He was heading to his home in Crimea and passed a Russian military convoy on the way. He walked towards the border, passing an abandoned hotel that was once a popular vacation spot in the Black Sea. He presented his papers to the armed Ukrainian guard at the other end, and waited for a lift.
Residents of Crimea and the Ukrainian borderlands know firsthand what happens when Russia invades. They worry about the future, but they have a strong sense of their national identity as Russia sends more troops and warships to the region.
"Nobody wants Russia to be a part of their fight. This is similar to a fight against a wall. Oleg stated, "You cannot win." He used his first name to avoid Russian arrests back in Crimea. "This fight is already lost. The war is not over. The war is not over.
He speaks of a war that is in the hearts and minds Ukrainians. Should Ukraine remain loyal to the West and separate itself from Russia? Or is it easier to accept a Russian bear hug?
Patrolling a port in Ukraine is underway
The small town of Henichesk is about a half hour drive from the checkpoint on the Ukrainian coast. Officials from the United States warn that Russian warships could take over Ukrainian ports.
Yelena Korniyenko and her baby grandson strolled along the Sea of Azov on a weekend morning. They were bundled up against the cold, but enjoyed bright sunlight and a refreshing breeze.
"We can see more Ukrainian military personnel are coming. They are patrolling the city. They are also patrolling the ocean. We feel their protection," Korniyenko said, looking out over the water. We hope for common sense from Vladimir Putin."
The headline of the Priazovia Bulletin on that day read: "Henichesk Port Could be Turned Into a Military Port." Russian warships are currently conducting exercises in the vicinity.
Surprise! The Crimea annexation
Many borderlands between Russia and Ukraine still find it difficult to comprehend Putin's 2014 annexe of Crimea. They had seen Russians and Ukrainians as being intertwined for years.
"Here, thought that, wow. Ukraine, Russia. We're the brothers," Mykola Stavytskyi said. He is half-Russian, and lives in Kherson, Ukraine, near Crimea. "Everybody couldn’t believe that Crimea was being occupied." We understood that we were Ukrainians in that moment.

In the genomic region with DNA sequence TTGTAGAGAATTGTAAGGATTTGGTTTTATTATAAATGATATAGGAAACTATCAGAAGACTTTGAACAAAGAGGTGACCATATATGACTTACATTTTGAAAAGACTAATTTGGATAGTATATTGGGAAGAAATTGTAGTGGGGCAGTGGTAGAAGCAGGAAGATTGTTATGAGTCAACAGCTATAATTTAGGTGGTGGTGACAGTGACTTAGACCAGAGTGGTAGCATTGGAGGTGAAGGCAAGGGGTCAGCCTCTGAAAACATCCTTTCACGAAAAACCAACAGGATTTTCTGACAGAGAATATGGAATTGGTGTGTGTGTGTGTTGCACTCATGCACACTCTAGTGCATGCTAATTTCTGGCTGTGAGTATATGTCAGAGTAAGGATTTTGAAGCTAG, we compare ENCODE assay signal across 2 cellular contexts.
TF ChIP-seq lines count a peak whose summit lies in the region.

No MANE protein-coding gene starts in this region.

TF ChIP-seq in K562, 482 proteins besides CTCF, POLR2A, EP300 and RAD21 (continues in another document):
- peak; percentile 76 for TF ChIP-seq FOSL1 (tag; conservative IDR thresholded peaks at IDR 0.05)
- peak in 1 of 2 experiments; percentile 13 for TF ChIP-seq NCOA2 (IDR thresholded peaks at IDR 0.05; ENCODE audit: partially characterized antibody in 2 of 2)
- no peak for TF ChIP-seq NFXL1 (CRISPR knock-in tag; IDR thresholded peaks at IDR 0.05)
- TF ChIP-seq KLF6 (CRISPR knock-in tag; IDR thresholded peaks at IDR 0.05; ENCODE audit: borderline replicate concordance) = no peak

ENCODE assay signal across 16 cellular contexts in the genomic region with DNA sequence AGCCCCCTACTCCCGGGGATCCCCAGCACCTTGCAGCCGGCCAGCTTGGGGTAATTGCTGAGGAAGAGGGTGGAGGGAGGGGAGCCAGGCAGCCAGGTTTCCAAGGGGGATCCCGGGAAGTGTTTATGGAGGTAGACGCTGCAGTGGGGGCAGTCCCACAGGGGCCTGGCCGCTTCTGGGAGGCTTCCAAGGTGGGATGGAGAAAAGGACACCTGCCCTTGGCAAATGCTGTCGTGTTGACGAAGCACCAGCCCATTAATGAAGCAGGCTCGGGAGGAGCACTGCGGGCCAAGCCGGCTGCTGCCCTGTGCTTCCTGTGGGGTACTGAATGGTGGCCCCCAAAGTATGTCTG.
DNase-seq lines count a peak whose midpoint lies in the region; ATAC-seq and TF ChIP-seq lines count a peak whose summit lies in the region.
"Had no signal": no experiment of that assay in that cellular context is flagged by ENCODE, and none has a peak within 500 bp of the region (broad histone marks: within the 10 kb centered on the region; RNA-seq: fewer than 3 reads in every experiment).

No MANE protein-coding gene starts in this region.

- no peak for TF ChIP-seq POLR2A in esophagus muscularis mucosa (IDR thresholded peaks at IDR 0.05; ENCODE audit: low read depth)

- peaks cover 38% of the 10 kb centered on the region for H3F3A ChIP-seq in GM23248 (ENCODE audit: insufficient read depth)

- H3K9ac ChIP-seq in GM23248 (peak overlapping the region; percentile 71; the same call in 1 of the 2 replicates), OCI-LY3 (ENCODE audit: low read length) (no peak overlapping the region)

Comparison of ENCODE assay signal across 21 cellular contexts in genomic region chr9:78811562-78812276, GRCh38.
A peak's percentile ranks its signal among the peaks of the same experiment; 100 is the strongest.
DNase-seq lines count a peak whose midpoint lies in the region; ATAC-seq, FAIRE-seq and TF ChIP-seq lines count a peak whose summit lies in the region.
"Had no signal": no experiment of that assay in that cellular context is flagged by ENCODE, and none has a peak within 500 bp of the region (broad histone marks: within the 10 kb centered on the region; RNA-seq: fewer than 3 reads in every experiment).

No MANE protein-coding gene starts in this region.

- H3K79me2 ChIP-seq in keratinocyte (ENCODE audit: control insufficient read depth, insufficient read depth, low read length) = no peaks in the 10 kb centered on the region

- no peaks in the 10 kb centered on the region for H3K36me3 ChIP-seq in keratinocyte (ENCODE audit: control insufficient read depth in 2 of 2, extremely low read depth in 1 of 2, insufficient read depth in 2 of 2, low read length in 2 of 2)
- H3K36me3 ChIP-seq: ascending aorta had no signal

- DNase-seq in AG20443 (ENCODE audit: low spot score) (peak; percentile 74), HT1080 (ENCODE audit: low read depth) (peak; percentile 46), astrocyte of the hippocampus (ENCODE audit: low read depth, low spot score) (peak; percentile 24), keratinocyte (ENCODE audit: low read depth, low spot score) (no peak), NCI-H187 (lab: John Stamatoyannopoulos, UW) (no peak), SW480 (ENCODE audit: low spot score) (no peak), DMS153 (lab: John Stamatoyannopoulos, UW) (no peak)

Pro-Russian President of Ukraine sought a trade deal with Russia instead of the European Union, triggering turmoil. Protests broke out in Kiev and spread to Kherson. Stavytskyi joined in the protests on the streets.
Russia invaded Crimea, triggering a separatist war within Ukraine's eastern region. Stavytskyi was a combat soldier fighting the Russian-backed separatists. He served in the trenches alongside Ukrainians from diverse backgrounds, soldiers who had little in common before.
Their Ukrainian identity was solidified by a common enemy.
They speak in different languages. They attend different churches. They understand they are one Ukrainian nation," Stavytskyi stated. "Thanks, Putin."
How can you fight back? How to stop the water from getting in your eyes
Russia cut off gas supplies to Ukraine after it took Crimea. Then, Ukraine cut off Crimea's main water supply.
Andrii Hordieiev is a former governor of Kherson, and a former lawmaker in Ukraine’s parliament. He shows off a sandbag-damp over the deep canal that once supplied most of Crimea's water. The Ukrainian checkpoint that leads into Crimea is surrounded by a newer, stronger cement dam.
This led to a drought in Crimea. Russia has now built a new water pipe to end the crisis. This is prompting Ukrainians to think of other ways to challenge Russia's influence.
"Our goal is, obviously, to get all occupied territories back, including Crimea. Hordieiev, sitting in a car near the Crimea border line, said that he doesn't believe it will be successful if it launches a war to get it. "Our main task is not to get the territories back but to get people back."
The university attempts to form the next generation
Kherson State University is located just a few hours north of the border line with Crimea. It is on the frontlines of the fight against Russian influence.
Administrators at universities say that many students from the region used to travel to Crimea to study at warm universities. To make up the lost time, Kherson State University built a small medical school.
The corridor leading to the office of the rector is lined with portraits from former rectors of the university's 105 year-old history. This serves as a reminder of the darker times under Soviet dictatorship. Rector after rector has been identified by university administrators as having served less than a year under Soviet leader Josef Stalin.
Oleksandr Spivakovsky is the current rector. He claims that about a fifth are sympathetic to Russia.
He says that his focus is on strengthening the civil Ukrainian identity for "Generation Z", children who grew up near Russia's borderlands and speak Russian primarily, and not Ukrainian.
Yulia Vorobiova, a student, stated that "We know we'll be OK because of the fact that we aren't going to be with Russia."
"I consider myself, like, mixed. Also, I can speak Russian very well. Vitaliy Shutov, another student, said that he likes it this way. "I think the problem is in Russia's government, and not its people."